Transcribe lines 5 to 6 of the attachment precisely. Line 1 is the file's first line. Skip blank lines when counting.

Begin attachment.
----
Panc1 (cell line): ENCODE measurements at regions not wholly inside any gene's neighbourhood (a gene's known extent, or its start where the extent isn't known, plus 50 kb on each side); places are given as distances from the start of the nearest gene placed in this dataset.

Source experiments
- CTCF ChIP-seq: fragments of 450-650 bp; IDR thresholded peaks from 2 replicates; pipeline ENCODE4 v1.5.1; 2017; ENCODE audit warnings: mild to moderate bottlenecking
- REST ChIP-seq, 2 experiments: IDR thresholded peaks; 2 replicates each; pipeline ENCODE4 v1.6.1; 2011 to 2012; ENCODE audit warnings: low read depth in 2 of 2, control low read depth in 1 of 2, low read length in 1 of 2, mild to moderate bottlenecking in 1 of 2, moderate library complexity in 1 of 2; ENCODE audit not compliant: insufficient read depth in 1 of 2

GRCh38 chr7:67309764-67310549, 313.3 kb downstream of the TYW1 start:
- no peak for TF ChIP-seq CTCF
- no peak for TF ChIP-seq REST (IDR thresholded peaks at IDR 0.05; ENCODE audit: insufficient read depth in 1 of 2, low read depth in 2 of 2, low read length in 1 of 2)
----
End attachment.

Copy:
GRCh38 chr7:67309764-67310549, 313.3 kb downstream of the TYW1 start:
- no peak for TF ChIP-seq CTCF